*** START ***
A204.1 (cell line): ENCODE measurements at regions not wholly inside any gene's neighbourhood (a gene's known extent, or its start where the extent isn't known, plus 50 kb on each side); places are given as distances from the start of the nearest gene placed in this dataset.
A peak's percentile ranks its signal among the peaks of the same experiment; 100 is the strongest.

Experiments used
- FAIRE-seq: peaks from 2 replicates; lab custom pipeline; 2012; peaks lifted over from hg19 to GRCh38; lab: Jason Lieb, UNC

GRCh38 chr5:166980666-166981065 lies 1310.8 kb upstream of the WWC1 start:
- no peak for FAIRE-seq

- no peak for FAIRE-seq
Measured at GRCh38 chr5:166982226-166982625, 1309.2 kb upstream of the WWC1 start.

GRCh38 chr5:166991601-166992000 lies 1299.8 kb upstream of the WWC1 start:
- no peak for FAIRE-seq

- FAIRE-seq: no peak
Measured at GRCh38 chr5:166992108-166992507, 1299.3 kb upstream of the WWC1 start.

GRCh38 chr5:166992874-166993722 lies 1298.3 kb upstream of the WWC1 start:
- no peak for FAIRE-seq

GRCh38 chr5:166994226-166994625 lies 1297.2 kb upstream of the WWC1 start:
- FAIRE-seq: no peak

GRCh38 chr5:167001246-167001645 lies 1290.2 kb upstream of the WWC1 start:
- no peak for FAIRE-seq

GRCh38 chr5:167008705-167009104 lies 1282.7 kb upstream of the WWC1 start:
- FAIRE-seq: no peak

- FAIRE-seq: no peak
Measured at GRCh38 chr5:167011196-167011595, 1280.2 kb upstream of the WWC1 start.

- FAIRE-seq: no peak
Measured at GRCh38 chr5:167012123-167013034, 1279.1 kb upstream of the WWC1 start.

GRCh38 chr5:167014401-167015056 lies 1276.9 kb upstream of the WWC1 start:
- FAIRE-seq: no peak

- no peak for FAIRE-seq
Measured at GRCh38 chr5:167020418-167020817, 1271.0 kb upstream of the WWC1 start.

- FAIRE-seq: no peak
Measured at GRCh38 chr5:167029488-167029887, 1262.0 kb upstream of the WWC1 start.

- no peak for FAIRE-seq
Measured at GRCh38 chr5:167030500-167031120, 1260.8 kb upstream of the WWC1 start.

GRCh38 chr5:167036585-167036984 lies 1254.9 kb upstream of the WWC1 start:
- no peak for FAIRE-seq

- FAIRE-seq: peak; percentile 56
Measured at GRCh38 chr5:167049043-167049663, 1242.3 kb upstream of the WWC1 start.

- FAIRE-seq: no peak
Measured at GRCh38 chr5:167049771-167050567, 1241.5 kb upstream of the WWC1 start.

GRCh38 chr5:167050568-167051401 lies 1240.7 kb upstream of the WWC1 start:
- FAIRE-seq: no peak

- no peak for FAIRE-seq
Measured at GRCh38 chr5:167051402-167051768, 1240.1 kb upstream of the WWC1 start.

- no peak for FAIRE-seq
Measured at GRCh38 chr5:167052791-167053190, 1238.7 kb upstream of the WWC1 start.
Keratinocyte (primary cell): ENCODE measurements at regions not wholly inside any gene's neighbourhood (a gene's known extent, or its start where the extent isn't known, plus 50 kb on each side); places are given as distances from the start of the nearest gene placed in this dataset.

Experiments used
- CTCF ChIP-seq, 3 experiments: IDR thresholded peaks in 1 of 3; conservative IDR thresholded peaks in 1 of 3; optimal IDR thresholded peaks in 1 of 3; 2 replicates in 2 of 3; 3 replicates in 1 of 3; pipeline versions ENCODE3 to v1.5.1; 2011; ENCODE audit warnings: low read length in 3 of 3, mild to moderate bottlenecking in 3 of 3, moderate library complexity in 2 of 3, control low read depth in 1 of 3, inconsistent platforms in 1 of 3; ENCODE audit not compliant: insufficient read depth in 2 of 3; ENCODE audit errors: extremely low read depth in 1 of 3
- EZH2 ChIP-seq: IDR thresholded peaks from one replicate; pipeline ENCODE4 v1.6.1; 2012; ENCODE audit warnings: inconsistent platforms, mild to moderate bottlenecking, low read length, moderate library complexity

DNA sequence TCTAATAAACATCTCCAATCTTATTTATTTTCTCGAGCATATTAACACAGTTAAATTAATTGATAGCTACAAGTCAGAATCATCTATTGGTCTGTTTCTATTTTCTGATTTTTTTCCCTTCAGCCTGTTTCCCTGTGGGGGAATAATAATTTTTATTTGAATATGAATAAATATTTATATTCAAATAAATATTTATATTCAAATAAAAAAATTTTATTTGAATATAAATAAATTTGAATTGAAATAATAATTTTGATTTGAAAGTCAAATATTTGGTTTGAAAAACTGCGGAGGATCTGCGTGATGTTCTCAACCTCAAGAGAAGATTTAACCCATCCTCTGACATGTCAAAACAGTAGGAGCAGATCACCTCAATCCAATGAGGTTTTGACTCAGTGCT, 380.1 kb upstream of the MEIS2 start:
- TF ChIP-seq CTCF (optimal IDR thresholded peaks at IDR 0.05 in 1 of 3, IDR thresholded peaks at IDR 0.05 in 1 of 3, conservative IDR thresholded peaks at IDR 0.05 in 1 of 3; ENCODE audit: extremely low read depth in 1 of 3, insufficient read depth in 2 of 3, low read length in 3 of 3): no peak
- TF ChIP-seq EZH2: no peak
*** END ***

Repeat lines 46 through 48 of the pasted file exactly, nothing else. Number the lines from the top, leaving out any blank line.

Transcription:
Experiments used
- CTCF ChIP-seq, 3 experiments: IDR thresholded peaks in 1 of 3; conservative IDR thresholded peaks in 1 of 3; optimal IDR thresholded peaks in 1 of 3; 2 replicates in 2 of 3; 3 replicates in 1 of 3; pipeline versions ENCODE3 to v1.5.1; 2011; ENCODE audit warnings: low read length in 3 of 3, mild to moderate bottlenecking in 3 of 3, moderate library complexity in 2 of 3, control low read depth in 1 of 3, inconsistent platforms in 1 of 3; ENCODE audit not compliant: insufficient read depth in 2 of 3; ENCODE audit errors: extremely low read depth in 1 of 3
- EZH2 ChIP-seq: IDR thresholded peaks from one replicate; pipeline ENCODE4 v1.6.1; 2012; ENCODE audit warnings: inconsistent platforms, mild to moderate bottlenecking, low read length, moderate library complexity